Cryogenically-Cooled Power Electronics for Long-Distance Aircraft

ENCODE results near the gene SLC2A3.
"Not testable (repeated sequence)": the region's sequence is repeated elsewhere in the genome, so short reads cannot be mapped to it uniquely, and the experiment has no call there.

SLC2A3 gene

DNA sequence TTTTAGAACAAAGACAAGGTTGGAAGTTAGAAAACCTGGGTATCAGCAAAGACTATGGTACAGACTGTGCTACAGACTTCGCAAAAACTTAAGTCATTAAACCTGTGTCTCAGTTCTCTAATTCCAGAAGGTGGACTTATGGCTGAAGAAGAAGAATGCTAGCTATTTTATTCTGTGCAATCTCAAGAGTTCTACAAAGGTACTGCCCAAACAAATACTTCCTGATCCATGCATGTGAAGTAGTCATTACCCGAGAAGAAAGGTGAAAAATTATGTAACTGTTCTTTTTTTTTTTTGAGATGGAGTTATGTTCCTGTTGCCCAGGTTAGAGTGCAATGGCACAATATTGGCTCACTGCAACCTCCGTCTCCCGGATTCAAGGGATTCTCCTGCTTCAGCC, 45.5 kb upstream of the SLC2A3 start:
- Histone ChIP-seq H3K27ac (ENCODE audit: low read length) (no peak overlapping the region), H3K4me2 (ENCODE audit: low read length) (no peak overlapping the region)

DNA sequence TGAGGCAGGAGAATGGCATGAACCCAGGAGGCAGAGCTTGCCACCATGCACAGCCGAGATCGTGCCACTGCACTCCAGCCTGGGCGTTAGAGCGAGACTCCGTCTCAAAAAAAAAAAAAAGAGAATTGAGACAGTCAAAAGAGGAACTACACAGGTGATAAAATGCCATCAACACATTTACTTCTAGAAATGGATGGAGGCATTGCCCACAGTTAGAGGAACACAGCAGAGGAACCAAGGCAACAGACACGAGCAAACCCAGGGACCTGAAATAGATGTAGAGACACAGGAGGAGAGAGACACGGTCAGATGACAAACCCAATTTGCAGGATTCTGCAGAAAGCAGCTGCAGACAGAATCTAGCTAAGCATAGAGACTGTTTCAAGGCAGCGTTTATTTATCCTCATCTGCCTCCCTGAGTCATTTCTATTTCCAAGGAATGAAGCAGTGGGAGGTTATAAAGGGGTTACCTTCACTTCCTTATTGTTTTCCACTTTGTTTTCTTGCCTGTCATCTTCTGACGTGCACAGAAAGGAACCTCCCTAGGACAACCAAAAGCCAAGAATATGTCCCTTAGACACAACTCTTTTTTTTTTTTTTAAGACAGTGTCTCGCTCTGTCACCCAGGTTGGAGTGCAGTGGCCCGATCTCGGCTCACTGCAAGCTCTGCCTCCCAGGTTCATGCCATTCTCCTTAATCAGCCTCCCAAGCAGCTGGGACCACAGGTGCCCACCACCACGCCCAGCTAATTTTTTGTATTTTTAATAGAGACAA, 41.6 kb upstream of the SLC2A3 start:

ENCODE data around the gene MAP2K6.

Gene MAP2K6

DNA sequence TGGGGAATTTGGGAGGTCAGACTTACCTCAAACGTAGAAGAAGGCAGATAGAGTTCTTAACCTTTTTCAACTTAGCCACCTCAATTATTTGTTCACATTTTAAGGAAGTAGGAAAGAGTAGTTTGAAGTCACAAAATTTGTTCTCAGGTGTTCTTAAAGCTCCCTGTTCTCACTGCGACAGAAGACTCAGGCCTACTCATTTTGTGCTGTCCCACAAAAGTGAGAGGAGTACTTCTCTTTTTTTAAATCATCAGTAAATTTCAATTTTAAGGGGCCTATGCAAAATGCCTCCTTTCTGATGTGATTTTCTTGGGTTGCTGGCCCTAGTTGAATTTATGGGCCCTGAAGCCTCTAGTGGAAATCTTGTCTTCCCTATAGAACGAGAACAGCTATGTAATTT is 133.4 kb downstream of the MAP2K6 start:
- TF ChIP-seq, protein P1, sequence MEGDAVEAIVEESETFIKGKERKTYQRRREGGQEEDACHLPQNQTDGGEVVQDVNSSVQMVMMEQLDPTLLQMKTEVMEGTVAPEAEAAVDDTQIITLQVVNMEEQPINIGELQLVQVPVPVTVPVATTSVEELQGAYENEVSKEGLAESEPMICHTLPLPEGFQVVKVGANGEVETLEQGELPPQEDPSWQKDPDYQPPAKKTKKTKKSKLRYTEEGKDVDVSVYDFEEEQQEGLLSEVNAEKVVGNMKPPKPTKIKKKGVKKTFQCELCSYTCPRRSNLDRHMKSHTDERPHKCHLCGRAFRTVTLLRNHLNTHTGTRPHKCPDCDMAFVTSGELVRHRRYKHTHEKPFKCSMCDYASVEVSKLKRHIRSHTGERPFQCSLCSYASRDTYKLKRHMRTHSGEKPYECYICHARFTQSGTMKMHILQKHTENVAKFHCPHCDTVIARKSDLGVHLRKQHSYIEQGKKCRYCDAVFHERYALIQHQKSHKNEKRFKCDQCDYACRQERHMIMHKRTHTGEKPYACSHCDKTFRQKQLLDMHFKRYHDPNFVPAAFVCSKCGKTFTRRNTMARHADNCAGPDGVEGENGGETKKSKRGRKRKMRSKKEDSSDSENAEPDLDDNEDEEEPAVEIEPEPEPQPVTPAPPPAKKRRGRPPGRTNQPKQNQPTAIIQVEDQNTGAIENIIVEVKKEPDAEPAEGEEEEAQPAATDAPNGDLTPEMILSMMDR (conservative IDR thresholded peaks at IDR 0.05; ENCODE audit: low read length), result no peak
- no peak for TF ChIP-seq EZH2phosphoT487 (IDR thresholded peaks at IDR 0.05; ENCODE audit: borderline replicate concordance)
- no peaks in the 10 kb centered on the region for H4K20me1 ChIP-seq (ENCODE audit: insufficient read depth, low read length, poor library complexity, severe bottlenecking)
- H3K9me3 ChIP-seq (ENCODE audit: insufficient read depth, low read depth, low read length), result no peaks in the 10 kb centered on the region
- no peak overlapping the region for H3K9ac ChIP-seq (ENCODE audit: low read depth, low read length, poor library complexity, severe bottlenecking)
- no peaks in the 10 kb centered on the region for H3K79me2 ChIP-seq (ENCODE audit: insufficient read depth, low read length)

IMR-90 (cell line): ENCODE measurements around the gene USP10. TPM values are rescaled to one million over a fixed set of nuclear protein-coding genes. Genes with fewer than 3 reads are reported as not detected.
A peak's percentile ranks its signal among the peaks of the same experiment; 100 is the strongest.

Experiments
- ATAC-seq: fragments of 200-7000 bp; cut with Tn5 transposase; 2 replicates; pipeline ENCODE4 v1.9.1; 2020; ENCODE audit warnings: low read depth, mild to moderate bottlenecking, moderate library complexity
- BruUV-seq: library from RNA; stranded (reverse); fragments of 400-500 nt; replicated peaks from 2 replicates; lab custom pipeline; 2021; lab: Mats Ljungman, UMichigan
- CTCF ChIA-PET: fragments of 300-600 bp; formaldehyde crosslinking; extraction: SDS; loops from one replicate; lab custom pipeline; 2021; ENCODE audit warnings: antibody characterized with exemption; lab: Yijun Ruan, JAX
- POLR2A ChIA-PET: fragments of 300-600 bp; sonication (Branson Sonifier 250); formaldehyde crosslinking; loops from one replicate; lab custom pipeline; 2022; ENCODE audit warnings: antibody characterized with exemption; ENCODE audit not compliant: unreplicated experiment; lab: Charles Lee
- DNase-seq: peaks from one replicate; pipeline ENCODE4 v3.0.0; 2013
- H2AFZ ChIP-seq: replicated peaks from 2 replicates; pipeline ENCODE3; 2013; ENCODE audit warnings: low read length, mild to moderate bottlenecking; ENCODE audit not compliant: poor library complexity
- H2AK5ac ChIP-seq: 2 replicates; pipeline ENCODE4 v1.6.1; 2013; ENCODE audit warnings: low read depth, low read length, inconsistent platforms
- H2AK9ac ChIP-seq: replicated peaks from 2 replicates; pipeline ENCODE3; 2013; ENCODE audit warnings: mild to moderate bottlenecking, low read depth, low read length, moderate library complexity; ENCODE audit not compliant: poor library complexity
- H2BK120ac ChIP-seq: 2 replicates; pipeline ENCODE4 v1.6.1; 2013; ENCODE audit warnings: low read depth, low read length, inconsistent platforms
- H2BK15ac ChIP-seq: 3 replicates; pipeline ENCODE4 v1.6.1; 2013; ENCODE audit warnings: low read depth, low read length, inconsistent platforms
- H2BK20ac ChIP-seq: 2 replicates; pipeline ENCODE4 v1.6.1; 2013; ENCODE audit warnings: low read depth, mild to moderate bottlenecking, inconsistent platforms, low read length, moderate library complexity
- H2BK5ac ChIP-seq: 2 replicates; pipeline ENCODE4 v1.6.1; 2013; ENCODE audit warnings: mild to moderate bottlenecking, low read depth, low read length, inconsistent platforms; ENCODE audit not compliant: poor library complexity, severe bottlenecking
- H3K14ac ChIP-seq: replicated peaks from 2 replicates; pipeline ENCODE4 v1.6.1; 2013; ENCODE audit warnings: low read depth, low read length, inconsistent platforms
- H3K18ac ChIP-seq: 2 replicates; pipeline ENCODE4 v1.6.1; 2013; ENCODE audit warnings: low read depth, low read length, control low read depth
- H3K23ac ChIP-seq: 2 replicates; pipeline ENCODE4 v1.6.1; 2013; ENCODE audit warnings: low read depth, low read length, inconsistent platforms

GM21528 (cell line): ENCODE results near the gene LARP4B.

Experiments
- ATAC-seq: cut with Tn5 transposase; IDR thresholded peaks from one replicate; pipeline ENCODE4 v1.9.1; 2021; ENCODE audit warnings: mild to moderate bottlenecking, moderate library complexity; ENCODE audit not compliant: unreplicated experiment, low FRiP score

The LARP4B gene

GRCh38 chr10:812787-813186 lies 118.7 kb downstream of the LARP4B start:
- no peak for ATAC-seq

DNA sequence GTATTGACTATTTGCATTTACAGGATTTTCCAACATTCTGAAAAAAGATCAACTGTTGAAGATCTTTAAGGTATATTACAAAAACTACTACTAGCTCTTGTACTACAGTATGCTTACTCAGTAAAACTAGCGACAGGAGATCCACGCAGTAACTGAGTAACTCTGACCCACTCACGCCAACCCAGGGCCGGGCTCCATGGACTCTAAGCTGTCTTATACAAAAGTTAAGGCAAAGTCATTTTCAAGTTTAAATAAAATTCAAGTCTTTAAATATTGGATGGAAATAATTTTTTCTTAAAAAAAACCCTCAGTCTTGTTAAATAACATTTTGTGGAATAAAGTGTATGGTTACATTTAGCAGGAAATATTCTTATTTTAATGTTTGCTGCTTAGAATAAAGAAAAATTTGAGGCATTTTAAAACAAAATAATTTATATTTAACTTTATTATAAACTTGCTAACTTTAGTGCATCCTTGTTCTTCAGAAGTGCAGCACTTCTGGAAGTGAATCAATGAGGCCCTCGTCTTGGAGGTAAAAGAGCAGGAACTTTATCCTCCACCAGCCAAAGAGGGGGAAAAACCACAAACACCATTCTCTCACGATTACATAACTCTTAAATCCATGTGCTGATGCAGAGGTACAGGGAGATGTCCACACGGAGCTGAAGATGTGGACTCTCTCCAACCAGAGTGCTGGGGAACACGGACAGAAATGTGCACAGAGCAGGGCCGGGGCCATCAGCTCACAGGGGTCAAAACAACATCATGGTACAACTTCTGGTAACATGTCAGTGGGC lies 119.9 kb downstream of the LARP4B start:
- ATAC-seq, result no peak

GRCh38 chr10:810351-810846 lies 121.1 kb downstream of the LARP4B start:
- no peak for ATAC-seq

New aerodynamic aircraft concepts enable the storage of volumetric liquid hydrogen (LH2). Additionally, the low temperatures of LH2 allow technologies such as the superconductivity of electrical components. An increased power density of the onboard wiring harness and the electrical machine can be expected. Nevertheless, the power electronic drive inverter has to deliver high power and high switching frequencies ( fPWMs ) under challenging conditions. Therefore, knowledge of the electric behaviour of different semiconductor materials under cryogenic temperatures is essential to answer the question: “Are modern power electronics a technology enabler or a system bottleneck?” This publication shows a comprehensive novelty study for cryogenic power electronics based on experimental-driven semiconductor investigations, mission profile-based considerations, requirement analyses of superconducting electrical machines, and studies of the cooling concepts. All aspects are discussed within one interdisciplinary publication. A cryogenic system cannot be considered without a feasible cooling concept. Different semiconductor structures based on various materials (silicon (Si), silicon carbide (SiC) and gallium nitride (GaN)) are evaluated for their suitability. The collected data and the literature review draw a technology feasibility studies supported by detailed cooling system analyses and superconducting electrical machine requirements. The power demand and high fPWM lead to a SiC non-cryogenic inverter approach. Due to the detailed cooling system assessment, a loss reduction is achieved by optimising the junction temperature ( TJ ) under various load cases (LCs) out of the mission profile.